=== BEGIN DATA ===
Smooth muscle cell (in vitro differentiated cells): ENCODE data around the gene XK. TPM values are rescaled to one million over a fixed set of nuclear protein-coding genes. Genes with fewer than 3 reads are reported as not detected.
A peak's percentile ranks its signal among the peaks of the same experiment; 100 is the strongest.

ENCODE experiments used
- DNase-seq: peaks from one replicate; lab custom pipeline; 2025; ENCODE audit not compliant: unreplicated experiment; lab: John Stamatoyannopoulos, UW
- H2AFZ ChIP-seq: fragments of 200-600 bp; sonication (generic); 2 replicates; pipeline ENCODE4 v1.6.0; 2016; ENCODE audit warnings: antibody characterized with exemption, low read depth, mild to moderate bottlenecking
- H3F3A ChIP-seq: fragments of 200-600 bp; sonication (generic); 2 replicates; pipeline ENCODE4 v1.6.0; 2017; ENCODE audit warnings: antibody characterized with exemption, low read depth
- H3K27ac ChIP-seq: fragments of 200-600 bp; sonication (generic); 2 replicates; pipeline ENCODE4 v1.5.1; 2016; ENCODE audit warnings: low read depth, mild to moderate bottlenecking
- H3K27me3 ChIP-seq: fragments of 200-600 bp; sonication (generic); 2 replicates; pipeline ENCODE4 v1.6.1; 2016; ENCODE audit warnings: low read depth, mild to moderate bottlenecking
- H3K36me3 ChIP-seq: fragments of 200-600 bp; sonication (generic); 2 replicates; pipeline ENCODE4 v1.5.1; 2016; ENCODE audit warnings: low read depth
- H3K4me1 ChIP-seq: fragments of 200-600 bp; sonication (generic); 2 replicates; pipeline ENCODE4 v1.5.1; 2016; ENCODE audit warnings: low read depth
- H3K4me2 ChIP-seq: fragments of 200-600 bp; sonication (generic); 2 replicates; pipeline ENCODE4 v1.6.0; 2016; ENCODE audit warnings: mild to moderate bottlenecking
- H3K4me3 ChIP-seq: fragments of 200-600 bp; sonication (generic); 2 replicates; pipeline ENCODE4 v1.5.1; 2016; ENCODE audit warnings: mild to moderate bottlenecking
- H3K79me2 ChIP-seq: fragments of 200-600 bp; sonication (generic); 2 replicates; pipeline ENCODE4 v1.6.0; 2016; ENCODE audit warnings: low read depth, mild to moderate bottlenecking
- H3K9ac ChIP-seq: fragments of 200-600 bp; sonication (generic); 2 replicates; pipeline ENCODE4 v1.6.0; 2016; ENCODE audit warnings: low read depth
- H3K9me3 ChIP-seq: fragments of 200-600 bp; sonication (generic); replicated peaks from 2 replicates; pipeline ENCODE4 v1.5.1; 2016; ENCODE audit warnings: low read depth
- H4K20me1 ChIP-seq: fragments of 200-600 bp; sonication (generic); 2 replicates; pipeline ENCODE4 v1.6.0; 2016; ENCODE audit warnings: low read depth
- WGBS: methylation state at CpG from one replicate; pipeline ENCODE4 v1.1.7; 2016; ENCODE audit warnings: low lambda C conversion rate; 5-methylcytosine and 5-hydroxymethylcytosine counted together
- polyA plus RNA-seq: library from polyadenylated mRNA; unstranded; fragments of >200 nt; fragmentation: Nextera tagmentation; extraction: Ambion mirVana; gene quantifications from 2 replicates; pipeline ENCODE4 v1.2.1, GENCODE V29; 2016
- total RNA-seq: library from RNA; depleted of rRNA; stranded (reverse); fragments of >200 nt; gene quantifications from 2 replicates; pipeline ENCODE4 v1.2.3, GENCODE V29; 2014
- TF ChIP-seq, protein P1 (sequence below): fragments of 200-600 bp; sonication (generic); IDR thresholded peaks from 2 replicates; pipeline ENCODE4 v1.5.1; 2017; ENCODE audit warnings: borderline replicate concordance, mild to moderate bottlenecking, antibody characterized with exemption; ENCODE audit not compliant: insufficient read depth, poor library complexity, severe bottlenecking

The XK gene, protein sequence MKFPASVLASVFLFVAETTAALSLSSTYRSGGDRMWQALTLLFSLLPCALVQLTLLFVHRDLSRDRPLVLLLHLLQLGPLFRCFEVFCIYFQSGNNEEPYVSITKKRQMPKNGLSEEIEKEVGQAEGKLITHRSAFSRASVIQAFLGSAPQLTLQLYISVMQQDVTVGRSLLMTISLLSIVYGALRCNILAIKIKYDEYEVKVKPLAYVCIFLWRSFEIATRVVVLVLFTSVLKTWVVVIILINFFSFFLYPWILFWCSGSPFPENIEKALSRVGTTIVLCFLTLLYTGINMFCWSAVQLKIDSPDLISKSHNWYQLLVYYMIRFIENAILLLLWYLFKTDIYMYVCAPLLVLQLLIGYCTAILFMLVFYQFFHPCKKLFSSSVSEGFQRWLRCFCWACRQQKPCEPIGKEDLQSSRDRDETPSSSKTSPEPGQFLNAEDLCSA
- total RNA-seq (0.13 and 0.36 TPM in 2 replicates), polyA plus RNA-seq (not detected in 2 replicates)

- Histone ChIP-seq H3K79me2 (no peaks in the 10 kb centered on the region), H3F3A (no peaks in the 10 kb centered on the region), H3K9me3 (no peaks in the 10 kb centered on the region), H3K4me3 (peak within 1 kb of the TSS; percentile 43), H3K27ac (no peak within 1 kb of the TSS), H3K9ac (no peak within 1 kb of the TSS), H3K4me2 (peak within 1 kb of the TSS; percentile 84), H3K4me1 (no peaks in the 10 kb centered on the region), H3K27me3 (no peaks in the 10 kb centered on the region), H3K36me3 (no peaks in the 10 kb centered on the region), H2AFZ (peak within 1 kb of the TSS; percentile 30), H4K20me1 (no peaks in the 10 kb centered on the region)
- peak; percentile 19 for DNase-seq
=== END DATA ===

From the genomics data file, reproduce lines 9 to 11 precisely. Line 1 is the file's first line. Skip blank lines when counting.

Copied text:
- H3K36me3 ChIP-seq: fragments of 200-600 bp; sonication (generic); 2 replicates; pipeline ENCODE4 v1.5.1; 2016; ENCODE audit warnings: low read depth
- H3K4me1 ChIP-seq: fragments of 200-600 bp; sonication (generic); 2 replicates; pipeline ENCODE4 v1.5.1; 2016; ENCODE audit warnings: low read depth
- H3K4me2 ChIP-seq: fragments of 200-600 bp; sonication (generic); 2 replicates; pipeline ENCODE4 v1.6.0; 2016; ENCODE audit warnings: mild to moderate bottlenecking